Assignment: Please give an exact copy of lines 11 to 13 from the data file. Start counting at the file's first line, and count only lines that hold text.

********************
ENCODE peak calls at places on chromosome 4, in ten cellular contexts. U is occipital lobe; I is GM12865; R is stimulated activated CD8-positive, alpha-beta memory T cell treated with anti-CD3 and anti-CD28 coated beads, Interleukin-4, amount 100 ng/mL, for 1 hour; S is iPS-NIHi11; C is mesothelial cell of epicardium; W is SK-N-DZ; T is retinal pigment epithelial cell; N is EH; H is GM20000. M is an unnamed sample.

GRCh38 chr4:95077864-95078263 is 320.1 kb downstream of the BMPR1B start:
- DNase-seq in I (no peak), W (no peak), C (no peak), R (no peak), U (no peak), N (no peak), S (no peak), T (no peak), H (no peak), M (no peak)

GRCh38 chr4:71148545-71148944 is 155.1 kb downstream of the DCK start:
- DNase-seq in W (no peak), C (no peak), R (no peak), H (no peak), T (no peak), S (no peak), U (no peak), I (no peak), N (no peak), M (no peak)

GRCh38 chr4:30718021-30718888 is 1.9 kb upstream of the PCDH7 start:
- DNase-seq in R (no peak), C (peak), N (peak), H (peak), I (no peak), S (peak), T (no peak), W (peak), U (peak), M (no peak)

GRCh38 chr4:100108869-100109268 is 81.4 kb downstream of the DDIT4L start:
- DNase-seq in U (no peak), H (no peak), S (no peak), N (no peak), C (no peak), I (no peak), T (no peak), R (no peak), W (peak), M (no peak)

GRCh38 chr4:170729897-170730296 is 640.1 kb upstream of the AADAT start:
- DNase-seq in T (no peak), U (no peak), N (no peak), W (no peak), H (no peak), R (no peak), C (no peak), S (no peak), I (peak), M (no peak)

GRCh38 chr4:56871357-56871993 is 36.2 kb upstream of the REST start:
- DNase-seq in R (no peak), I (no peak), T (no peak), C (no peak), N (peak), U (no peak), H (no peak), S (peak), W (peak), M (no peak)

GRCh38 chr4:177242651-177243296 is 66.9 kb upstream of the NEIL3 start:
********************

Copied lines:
- DNase-seq in T (no peak), U (no peak), N (no peak), W (no peak), H (no peak), R (no peak), C (no peak), S (no peak), I (peak), M (no peak)

GRCh38 chr4:56871357-56871993 is 36.2 kb upstream of the REST start:
- DNase-seq in R (no peak), I (no peak), T (no peak), C (no peak), N (peak), U (no peak), H (no peak), S (peak), W (peak), M (no peak)